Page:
MANTEO – Despite the Great Depression, the 1930s were times of great change in Dare County. The building of roads and bridges, improvements to national historic sites and a resourceful community reshaped the landscape and set a new course for the future. The region also gained national prominence. On Oct. 23, from 3 – 5 p.m., the Outer Banks History Center will present a “sneak peek” of an exhibit opening March 1, 2013, that tells this story: Dare County in the 1930s: Decade of Determination. The preview is free and open to the public. Light refreshments will be served.
During the 1930s, the Wright Memorial Bridge opened the area to automobile traffic while new hotels catered to the traveling public. Workers from the Civilian Conservation Corps (CCC) and Works Progress Administration (WPA) literally changed the landscape by constructing sand dunes. The Kill Devil Hills Monument (now Wright Brothers National Memorial) was dedicated while the county saw its first local newspaper, public library, airport, and fishing pier. President Franklin D. Roosevelt came to witness the birth of outdoor symphonic drama at the Waterside Theater with the debut of Paul Green’s “The Lost Colony.”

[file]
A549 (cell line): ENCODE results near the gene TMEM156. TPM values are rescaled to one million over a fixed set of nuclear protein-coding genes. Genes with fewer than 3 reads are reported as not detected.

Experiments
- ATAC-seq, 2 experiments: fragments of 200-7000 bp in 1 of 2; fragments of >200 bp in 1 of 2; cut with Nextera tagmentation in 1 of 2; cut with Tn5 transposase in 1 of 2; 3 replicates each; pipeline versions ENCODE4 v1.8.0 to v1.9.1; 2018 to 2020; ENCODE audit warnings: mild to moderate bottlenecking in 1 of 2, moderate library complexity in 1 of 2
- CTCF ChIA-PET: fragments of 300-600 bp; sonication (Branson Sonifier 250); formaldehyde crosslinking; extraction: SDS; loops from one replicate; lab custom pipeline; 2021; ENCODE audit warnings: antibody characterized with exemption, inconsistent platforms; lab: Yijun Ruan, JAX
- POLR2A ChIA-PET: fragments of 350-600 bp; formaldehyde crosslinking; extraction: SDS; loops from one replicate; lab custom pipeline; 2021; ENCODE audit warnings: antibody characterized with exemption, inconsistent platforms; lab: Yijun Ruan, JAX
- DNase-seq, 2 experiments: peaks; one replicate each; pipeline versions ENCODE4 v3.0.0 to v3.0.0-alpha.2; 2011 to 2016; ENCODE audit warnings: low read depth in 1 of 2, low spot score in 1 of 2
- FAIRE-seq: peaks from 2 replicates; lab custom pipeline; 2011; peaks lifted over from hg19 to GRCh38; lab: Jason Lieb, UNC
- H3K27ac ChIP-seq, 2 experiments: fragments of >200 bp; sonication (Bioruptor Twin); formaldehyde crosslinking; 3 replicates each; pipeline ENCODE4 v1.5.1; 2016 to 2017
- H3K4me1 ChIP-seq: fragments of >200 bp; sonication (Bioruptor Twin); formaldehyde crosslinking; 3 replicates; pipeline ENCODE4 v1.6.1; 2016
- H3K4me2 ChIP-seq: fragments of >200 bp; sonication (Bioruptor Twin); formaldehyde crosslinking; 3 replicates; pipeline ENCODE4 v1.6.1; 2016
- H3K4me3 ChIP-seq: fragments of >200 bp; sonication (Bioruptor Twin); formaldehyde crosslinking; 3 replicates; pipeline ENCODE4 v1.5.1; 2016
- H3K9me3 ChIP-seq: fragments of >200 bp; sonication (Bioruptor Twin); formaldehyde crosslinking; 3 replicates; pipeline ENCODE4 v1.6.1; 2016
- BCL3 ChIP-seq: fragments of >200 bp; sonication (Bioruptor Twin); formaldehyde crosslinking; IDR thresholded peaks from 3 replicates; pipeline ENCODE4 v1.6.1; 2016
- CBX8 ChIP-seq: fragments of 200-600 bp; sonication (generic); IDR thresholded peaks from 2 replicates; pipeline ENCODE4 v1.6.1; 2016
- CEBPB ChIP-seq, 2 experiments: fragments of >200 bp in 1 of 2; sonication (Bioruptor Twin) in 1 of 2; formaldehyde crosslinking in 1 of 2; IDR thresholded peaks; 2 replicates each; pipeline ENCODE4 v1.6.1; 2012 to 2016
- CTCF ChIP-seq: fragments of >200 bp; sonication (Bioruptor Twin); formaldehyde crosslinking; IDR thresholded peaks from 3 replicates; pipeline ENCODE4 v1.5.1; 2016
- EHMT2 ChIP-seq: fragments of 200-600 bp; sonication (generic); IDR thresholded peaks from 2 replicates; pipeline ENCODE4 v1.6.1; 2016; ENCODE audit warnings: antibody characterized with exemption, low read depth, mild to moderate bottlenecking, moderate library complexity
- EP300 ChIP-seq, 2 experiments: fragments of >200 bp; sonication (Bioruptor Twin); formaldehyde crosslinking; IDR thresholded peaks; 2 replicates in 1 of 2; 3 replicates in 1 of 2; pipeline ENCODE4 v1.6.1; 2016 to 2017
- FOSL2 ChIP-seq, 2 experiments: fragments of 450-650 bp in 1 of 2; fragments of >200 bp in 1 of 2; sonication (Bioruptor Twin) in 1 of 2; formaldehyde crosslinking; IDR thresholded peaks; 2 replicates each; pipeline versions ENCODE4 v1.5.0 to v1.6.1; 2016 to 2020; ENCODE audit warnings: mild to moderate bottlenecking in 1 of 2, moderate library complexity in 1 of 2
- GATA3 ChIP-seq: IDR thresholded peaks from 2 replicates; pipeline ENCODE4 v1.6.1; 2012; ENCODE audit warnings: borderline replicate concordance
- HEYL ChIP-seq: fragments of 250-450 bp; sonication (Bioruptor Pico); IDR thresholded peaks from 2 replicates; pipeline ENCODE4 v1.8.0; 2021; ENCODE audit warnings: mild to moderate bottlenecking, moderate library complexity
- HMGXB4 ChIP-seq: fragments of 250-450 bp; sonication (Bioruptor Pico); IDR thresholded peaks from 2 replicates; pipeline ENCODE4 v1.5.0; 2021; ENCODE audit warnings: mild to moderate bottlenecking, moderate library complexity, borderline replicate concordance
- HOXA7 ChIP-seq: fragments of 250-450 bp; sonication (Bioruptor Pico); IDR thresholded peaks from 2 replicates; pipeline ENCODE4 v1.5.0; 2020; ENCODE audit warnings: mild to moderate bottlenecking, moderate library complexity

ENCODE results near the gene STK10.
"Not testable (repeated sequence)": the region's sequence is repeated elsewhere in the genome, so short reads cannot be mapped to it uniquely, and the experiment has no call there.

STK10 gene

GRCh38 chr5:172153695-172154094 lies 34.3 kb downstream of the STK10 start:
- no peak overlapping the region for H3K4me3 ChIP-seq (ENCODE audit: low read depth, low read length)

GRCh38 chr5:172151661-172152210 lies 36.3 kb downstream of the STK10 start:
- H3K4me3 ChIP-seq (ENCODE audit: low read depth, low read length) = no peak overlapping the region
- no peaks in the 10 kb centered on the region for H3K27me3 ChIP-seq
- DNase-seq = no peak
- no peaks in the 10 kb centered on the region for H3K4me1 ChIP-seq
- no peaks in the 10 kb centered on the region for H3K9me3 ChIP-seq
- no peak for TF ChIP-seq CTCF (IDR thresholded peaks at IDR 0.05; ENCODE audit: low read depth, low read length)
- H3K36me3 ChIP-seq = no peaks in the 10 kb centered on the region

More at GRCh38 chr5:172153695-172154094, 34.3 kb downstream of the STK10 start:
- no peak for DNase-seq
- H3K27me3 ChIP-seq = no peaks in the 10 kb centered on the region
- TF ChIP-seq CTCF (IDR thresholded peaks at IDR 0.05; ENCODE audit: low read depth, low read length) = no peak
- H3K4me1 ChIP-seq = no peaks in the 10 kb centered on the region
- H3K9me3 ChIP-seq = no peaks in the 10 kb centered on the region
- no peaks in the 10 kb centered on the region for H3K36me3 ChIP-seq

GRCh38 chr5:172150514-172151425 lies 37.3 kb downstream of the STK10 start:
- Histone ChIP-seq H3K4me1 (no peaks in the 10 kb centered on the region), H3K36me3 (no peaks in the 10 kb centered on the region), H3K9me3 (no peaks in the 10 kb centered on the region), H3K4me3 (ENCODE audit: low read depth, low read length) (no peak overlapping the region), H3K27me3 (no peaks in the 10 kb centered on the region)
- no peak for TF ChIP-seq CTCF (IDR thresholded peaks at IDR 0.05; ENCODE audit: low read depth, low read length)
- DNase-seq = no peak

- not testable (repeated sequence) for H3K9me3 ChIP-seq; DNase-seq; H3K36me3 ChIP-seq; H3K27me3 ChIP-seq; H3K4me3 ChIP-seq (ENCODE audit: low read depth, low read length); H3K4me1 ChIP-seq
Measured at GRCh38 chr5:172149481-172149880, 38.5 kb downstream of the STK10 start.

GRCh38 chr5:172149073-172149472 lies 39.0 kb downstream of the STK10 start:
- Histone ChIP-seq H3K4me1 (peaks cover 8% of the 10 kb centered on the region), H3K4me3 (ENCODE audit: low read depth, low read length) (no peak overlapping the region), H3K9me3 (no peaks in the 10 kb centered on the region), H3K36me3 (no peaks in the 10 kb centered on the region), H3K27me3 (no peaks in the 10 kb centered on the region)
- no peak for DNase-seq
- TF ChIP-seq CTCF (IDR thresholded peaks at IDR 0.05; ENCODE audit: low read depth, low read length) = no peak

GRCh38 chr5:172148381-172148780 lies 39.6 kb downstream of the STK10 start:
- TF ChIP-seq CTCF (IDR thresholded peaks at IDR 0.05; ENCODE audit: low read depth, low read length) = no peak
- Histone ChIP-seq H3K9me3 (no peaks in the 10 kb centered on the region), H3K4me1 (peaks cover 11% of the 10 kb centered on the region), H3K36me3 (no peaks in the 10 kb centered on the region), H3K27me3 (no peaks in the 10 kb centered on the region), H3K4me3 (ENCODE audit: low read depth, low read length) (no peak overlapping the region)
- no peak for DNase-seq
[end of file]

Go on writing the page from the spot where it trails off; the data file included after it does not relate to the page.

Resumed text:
At the open house the History Center staff is especially interested in hearing stories from people who lived in Dare County during this time-and in identifying artifacts for loan to add interest to the exhibit.
This program is one of many that will be presented at archival institutions throughout North Carolina during “Archives Week,” October 22-28. October is National Archives Month.
This event and the exhibit to come are made possible by support from the Outer Banks Community Foundation (Frank Stick Memorial Fund) and the Friends of the Outer Banks History Center.